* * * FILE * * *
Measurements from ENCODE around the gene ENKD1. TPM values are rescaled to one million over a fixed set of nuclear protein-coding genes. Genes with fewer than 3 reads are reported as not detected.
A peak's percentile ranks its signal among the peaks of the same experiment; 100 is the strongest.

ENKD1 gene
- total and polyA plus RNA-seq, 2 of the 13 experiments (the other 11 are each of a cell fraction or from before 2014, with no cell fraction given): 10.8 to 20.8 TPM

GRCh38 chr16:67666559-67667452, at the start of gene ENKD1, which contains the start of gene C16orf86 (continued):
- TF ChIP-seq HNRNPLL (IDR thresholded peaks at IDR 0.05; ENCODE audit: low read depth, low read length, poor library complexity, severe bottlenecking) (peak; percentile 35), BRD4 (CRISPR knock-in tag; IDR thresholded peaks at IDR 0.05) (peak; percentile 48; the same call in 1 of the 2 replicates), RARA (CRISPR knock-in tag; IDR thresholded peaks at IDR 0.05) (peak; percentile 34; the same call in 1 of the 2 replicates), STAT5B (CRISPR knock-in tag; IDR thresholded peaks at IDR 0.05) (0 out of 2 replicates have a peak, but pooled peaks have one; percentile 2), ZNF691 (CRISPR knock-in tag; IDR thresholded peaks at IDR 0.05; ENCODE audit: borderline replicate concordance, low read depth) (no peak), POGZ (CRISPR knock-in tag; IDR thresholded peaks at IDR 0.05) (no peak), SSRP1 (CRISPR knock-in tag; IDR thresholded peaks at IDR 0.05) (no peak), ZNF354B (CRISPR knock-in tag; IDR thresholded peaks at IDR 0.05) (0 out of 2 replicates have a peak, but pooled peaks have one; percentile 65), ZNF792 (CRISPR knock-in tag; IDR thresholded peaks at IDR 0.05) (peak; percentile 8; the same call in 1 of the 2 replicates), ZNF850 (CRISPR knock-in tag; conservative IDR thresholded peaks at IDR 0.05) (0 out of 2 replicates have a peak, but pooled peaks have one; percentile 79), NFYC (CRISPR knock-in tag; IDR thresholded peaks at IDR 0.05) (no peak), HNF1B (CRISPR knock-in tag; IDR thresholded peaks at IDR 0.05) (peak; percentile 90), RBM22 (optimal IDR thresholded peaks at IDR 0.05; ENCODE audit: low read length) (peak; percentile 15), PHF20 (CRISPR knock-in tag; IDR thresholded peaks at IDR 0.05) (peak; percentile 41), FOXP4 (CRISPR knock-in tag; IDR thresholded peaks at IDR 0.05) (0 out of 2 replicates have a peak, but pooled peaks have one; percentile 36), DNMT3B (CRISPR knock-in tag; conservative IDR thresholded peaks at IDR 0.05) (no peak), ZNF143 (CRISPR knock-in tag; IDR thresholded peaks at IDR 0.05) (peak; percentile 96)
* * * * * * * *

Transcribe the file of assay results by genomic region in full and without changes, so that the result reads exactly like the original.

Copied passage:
Measurements from ENCODE around the gene ENKD1. TPM values are rescaled to one million over a fixed set of nuclear protein-coding genes. Genes with fewer than 3 reads are reported as not detected.
A peak's percentile ranks its signal among the peaks of the same experiment; 100 is the strongest.

ENKD1 gene
- total and polyA plus RNA-seq, 2 of the 13 experiments (the other 11 are each of a cell fraction or from before 2014, with no cell fraction given): 10.8 to 20.8 TPM

GRCh38 chr16:67666559-67667452, at the start of gene ENKD1, which contains the start of gene C16orf86 (continued):
- TF ChIP-seq HNRNPLL (IDR thresholded peaks at IDR 0.05; ENCODE audit: low read depth, low read length, poor library complexity, severe bottlenecking) (peak; percentile 35), BRD4 (CRISPR knock-in tag; IDR thresholded peaks at IDR 0.05) (peak; percentile 48; the same call in 1 of the 2 replicates), RARA (CRISPR knock-in tag; IDR thresholded peaks at IDR 0.05) (peak; percentile 34; the same call in 1 of the 2 replicates), STAT5B (CRISPR knock-in tag; IDR thresholded peaks at IDR 0.05) (0 out of 2 replicates have a peak, but pooled peaks have one; percentile 2), ZNF691 (CRISPR knock-in tag; IDR thresholded peaks at IDR 0.05; ENCODE audit: borderline replicate concordance, low read depth) (no peak), POGZ (CRISPR knock-in tag; IDR thresholded peaks at IDR 0.05) (no peak), SSRP1 (CRISPR knock-in tag; IDR thresholded peaks at IDR 0.05) (no peak), ZNF354B (CRISPR knock-in tag; IDR thresholded peaks at IDR 0.05) (0 out of 2 replicates have a peak, but pooled peaks have one; percentile 65), ZNF792 (CRISPR knock-in tag; IDR thresholded peaks at IDR 0.05) (peak; percentile 8; the same call in 1 of the 2 replicates), ZNF850 (CRISPR knock-in tag; conservative IDR thresholded peaks at IDR 0.05) (0 out of 2 replicates have a peak, but pooled peaks have one; percentile 79), NFYC (CRISPR knock-in tag; IDR thresholded peaks at IDR 0.05) (no peak), HNF1B (CRISPR knock-in tag; IDR thresholded peaks at IDR 0.05) (peak; percentile 90), RBM22 (optimal IDR thresholded peaks at IDR 0.05; ENCODE audit: low read length) (peak; percentile 15), PHF20 (CRISPR knock-in tag; IDR thresholded peaks at IDR 0.05) (peak; percentile 41), FOXP4 (CRISPR knock-in tag; IDR thresholded peaks at IDR 0.05) (0 out of 2 replicates have a peak, but pooled peaks have one; percentile 36), DNMT3B (CRISPR knock-in tag; conservative IDR thresholded peaks at IDR 0.05) (no peak), ZNF143 (CRISPR knock-in tag; IDR thresholded peaks at IDR 0.05) (peak; percentile 96)